The LSE Growth Commission found “Successive policy initiatives have failed to put in place adequate structures to support the identification, planning, implementation and financing of infrastructure projects, particularly in transport and energy. Thus, the provision of infrastructure now constitutes a persistent and major policy failure, one that generations of governments from all parties have failed to address”.23 So the time it took London’s Crossrail project to secure funding means that by the time it is built, the extra capacity will be used up by London’s population growth.

Section 3 presents a roadmap for local government and Whitehall to deliver transport systems that work for people, cities and the economy.

Footnotes

  • 6 Department for Transport. (2009), National Travel Survey, London: Department for Transport
  • 7 Cheshire J et al. (2004), Cities are not isolated states, Research paper, Department of Geography and Environment, London: London School of Economics
  • 8 Marshall A & Webber C. (2007), The case for better transport investment: Agglomeration and growth in the Leeds City Region, London: Centre for Cities
  • 9 Chapman D & Noland R. (2013), ‘Transit Service, Physical Agglomeration and Productivity in US Metropolitan Areas’, Urban Studies, 0042098013494426, 1 August 2013.
  • 10 Swinney P. & Sivaev D. (2013), Beyond the High Street: Why our city centres really matter, London: Centre for Cities
  • 11 Walker P. (2014), ‘Cycling growth could save NHS £250m, says report’, The Guardian, 10 February 2014
  • 12 Office of National Statistics (2014), Does commuting affect wellbeing?, Newport: Office of National Statistics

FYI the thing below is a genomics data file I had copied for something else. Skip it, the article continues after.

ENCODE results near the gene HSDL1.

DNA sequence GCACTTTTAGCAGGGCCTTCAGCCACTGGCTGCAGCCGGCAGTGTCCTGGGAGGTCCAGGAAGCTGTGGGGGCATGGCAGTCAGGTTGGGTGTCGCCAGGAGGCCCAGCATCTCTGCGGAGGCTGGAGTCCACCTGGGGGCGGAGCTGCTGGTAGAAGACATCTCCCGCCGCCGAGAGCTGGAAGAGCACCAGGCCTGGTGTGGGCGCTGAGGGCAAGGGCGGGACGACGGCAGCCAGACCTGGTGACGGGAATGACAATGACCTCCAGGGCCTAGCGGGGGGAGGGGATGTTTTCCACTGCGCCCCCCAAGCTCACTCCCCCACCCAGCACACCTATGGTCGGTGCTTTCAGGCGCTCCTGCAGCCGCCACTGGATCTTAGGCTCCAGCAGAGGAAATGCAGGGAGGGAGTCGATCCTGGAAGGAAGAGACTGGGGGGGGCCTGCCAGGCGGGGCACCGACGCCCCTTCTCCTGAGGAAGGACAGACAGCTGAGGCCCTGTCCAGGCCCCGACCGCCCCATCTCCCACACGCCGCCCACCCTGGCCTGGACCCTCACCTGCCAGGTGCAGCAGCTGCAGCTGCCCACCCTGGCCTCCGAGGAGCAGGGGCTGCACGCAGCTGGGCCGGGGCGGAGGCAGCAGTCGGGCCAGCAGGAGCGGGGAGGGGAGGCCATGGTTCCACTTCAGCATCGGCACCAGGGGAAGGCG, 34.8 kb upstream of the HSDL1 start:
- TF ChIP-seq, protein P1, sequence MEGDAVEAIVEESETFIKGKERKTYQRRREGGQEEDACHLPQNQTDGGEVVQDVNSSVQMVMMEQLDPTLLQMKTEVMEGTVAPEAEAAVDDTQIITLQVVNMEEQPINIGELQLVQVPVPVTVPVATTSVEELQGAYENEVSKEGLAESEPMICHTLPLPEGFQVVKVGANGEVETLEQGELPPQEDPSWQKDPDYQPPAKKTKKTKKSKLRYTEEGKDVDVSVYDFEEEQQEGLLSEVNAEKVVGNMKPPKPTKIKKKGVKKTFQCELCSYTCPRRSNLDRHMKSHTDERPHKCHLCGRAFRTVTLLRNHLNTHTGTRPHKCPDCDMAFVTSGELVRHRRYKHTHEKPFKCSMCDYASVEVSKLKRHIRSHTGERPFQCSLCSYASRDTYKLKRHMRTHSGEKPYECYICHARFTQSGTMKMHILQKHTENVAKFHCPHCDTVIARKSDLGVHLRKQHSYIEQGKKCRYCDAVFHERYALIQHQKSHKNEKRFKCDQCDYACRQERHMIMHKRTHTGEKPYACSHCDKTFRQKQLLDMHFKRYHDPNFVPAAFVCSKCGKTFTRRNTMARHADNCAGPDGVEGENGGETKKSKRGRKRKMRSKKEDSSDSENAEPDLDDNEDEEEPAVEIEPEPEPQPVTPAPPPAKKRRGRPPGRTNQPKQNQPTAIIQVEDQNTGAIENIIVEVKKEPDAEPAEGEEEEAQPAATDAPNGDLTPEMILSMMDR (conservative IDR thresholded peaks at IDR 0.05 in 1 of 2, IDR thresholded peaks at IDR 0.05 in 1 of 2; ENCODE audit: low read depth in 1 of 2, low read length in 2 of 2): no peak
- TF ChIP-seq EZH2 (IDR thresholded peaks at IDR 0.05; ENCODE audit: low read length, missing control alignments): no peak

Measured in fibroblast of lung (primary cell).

• 13 Eddington R. (2006), ‘The Eddington Transport Study, The case for action: Sir Rod Eddington’s advice to the Government’, accessed 15 April, 2014, http://webarchive.nationalarchives.gov.uk/+/http:/www.dft.gov.uk/about/strategy/transportstrategy/eddingtonstudy/
  • 14 British Chambers of Commerce. (2008), The Congestions Question: Business Transport Survey, London: British Chambers of Commerce
  • 15 Strauss-Kahn V & Vives X. (2006), Why and where do headquarters move, IESE Business School, Pamplona: University of Navarra
  • 16 New Street New Start, ‘About the development’, accessed 24 April, 2014, http://www.newstreetnewstart.co.uk/about-the-development.aspx
  • 17 South Cambridge District Council (2014), ‘Cabinet members back Greater Cambridge City Deal’, South Cambridge District Council, 11 April 2014, accessed 24 April, 2013, https://www.scambs.gov.uk/content/cabinet-members-back-greater-cambridge-city-deal
  • 18 Office of National Statistics (2011) Annual Population Survey commuter flows, local authorities in Great Britain
  • 19 Manchester Independent Economic Review (MIER), April 2009, accessed 23 April, 2014, www.manchester-review.org.uk
  • 20 Transport is largely managed by county or unitary councils.
  • 21 Abrantes P. (2013), ‘HMT 2013 Spending Review: transport number crunch’, Pteg, October 2013, accessed 23 April, 2014 http://www.pteg.net/resources/types/briefings/hmt-2013-spending-review-transport-number-crunch
  • 22 RTPI (2014), Transport Infrastructure Investment: Capturing the Wider Benefits of Investment in Transport Infrastructure, London: RTPI
  • 23 Besley T et al. (2013) Investing for Prosperity, LSE Growth Commission, London: London School of Economics